We've taken a look at the basics of soap chemistry so far. Now let's look at how the components actually combine to make soap.
First, let's take a look at the general chemical structure of an oil. For our purposes, we will assume that we are only using olive oil to make our soap. While most soap makers use a mixture, we will simplify things a bit to make things easier for our example.
Each "R" on this diagram represents an alkyl group, or a batch of carbon and hydrogen molecules. The number of carbons and hydrogens can vary, since there are different regions that grow olives under different conditions. For our purposes, the above diagram will hopefully simply things a bit. We consider our oils to be the "acid" in our saponification reaction. This sounds strange, but most oils are comprised of various fatty acids. These acids are very mild!
Our lye solution, by contrast, is a very strong base. If you remember your high school chemistry class, acids and bases react to produce a salt. In this case, the salt is actually our finished soap. A by-product of this reaction is glycerol, or glycerin. Many commercially produced soaps have the glycerin removed after saponification. Handmade soaps do not, which is part of what makes them much more moisturizing.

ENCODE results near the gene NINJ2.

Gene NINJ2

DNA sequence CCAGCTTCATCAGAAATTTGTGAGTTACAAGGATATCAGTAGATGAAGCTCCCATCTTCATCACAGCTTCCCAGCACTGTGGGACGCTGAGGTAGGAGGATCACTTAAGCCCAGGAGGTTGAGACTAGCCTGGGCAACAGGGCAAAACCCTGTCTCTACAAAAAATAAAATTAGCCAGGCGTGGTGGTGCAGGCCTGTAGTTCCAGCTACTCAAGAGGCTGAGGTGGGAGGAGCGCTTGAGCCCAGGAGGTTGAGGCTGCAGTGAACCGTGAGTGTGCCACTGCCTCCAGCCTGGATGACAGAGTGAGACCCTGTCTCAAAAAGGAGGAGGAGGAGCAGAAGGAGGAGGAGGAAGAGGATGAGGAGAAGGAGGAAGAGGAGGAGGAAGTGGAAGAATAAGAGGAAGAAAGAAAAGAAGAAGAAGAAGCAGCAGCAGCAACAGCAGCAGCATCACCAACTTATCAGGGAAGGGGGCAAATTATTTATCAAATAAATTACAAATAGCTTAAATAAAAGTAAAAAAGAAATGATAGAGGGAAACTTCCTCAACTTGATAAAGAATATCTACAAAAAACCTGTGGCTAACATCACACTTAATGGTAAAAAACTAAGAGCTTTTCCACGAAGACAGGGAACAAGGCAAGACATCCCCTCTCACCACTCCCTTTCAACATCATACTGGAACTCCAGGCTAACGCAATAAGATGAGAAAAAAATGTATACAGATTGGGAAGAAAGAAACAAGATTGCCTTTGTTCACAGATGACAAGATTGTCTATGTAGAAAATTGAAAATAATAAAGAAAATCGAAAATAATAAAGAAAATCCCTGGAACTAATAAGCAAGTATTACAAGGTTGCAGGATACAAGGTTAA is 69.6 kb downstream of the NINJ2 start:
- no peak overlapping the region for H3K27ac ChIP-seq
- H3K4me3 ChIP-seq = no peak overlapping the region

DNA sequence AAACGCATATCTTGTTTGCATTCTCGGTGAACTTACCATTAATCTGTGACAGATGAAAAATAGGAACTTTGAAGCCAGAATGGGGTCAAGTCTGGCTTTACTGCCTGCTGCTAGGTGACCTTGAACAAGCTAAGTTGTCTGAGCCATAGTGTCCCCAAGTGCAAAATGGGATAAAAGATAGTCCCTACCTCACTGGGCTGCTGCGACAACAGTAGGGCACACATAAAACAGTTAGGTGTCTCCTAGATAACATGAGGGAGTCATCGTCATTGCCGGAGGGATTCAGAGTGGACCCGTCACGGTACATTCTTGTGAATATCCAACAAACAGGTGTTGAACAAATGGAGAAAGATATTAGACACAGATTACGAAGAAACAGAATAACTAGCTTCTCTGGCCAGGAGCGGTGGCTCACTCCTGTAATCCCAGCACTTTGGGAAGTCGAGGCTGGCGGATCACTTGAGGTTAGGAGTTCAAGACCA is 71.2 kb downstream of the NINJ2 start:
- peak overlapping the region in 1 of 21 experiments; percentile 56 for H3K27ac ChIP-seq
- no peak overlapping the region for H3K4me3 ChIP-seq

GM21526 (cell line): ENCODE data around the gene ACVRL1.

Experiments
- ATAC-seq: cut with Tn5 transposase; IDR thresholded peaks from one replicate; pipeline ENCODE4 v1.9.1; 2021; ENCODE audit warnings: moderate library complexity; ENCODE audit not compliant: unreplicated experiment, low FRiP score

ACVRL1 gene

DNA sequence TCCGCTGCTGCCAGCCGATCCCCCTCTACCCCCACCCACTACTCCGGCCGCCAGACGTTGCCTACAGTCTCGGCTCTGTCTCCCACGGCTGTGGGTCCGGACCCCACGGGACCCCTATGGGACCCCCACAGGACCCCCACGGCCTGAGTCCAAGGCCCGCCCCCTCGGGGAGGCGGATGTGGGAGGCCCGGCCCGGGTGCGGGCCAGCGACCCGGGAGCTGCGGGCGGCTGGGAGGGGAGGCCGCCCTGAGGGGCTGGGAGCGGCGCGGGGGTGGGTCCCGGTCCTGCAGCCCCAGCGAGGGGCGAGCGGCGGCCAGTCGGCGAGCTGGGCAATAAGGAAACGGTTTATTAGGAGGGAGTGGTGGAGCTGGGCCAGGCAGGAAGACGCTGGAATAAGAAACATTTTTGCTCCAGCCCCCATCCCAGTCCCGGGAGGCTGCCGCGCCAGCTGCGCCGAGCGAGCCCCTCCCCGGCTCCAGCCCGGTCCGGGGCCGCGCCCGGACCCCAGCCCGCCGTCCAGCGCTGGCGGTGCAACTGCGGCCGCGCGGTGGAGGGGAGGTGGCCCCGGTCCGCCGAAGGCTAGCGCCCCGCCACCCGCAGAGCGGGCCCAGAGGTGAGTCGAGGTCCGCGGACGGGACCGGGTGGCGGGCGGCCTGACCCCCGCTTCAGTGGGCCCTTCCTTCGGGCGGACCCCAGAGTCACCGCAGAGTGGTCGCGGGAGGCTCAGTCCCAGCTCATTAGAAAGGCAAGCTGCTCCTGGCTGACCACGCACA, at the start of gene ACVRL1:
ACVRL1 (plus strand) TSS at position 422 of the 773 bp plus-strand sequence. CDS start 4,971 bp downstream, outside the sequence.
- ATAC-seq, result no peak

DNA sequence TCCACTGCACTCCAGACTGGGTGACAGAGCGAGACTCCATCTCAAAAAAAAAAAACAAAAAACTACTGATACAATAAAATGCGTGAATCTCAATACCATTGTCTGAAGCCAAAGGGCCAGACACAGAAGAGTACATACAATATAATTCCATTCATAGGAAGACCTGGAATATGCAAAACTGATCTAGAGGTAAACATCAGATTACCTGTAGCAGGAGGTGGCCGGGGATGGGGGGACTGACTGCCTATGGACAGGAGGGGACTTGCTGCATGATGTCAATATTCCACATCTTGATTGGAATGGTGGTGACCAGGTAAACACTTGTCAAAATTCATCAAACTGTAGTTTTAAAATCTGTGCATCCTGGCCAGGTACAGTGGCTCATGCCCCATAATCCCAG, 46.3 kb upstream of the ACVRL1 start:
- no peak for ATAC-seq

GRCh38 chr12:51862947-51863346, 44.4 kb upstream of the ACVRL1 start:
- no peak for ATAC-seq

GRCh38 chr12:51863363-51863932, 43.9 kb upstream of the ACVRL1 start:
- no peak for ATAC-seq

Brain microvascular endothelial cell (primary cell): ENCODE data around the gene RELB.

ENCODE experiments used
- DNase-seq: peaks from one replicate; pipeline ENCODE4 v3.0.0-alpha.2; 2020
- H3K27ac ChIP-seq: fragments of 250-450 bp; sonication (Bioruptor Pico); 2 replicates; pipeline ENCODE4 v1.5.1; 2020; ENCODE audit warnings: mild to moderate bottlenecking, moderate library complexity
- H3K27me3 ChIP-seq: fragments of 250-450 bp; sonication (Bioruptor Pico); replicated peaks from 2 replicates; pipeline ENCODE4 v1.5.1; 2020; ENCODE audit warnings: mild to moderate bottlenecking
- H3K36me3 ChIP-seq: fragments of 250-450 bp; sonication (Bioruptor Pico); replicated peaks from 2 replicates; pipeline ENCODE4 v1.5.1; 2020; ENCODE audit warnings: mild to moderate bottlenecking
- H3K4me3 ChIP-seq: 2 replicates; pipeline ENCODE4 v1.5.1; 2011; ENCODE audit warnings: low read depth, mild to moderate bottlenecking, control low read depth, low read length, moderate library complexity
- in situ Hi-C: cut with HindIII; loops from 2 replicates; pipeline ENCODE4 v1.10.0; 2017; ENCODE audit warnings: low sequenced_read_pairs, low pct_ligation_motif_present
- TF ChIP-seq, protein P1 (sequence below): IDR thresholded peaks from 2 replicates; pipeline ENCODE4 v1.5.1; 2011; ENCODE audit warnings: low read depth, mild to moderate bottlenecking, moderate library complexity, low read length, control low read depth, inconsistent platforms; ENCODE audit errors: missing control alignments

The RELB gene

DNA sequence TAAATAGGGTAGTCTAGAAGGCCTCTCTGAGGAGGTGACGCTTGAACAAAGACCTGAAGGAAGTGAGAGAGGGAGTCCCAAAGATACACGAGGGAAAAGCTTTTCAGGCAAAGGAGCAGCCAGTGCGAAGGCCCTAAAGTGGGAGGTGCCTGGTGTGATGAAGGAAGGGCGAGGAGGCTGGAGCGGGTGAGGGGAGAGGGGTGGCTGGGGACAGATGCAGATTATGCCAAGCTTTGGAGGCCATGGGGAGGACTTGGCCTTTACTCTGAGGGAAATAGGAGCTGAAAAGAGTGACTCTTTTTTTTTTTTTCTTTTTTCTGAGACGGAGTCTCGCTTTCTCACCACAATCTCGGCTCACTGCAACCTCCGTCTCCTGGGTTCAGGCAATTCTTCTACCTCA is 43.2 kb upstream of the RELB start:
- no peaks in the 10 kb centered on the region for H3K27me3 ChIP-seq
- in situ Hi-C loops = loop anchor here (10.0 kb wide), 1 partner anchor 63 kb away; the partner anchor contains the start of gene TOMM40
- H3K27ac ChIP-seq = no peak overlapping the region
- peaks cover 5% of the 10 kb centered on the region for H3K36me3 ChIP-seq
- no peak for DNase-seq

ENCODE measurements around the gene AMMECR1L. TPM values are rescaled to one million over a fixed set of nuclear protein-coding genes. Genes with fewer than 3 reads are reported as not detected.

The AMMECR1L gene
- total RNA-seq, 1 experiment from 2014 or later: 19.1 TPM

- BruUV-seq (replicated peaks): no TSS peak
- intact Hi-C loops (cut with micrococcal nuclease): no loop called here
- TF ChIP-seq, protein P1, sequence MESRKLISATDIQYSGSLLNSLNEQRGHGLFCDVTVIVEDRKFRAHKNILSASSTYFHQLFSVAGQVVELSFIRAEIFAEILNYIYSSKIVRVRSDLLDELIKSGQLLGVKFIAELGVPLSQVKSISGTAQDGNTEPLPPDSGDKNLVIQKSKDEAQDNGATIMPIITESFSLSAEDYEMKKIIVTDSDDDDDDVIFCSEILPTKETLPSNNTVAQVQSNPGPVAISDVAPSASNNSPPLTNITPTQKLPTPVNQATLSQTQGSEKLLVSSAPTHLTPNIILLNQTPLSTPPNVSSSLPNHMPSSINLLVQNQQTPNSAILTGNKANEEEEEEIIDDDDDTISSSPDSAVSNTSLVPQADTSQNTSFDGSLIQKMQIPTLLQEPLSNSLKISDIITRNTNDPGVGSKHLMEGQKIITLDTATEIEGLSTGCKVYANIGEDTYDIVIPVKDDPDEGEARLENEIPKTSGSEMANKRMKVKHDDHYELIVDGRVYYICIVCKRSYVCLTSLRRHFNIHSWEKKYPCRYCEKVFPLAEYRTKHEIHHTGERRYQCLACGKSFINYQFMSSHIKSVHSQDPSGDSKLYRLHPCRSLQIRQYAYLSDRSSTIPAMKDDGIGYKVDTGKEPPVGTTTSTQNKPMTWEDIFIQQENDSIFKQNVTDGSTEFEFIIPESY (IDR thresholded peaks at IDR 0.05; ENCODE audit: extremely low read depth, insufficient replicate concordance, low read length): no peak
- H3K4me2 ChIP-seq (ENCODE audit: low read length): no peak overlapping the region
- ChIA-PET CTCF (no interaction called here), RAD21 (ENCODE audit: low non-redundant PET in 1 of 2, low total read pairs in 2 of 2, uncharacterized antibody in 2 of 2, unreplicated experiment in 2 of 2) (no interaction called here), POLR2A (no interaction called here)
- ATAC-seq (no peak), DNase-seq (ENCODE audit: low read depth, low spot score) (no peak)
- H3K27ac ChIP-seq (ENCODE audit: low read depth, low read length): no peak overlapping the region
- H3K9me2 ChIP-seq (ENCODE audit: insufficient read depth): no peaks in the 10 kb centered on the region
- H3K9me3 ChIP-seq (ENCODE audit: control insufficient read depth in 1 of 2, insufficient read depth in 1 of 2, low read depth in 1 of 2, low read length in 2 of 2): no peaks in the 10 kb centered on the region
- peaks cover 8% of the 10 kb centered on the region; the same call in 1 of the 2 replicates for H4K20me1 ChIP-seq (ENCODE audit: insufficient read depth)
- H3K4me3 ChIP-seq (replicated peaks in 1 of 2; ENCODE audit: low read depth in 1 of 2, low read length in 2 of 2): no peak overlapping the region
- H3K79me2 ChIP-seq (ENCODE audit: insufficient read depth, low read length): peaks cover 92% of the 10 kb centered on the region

Soaps are then left to cure for a period of time. This curing period is vital for a cold process soap, like what we are creating here. It allows any excess water to evaporate from the soap, which results in a harder, longer lasting bar. Typically a soap needs to cure for 4-6 weeks. Some soaps may benefit from a longer curing period, depending on both the recipe and the climate. A soap made in a very dry climate may be fully cured much faster than the same soap made in a very humid environment. Some recipes, such as 100% olive oil, require a much longer curing period, up to one year, before they are considered to be fully cured and ready to use.
Without getting too technical, this is how soap is produced on a molecular level. As more oils are added to the initial mixture, the complexity of the reaction increases. It also helps to impact particular properties of the finished soap. By keeping good notes on each batch, you will be able to find what works best for you, and what you like best about each batch you make. This will greatly help in being able to produce a very consistent bar of soap.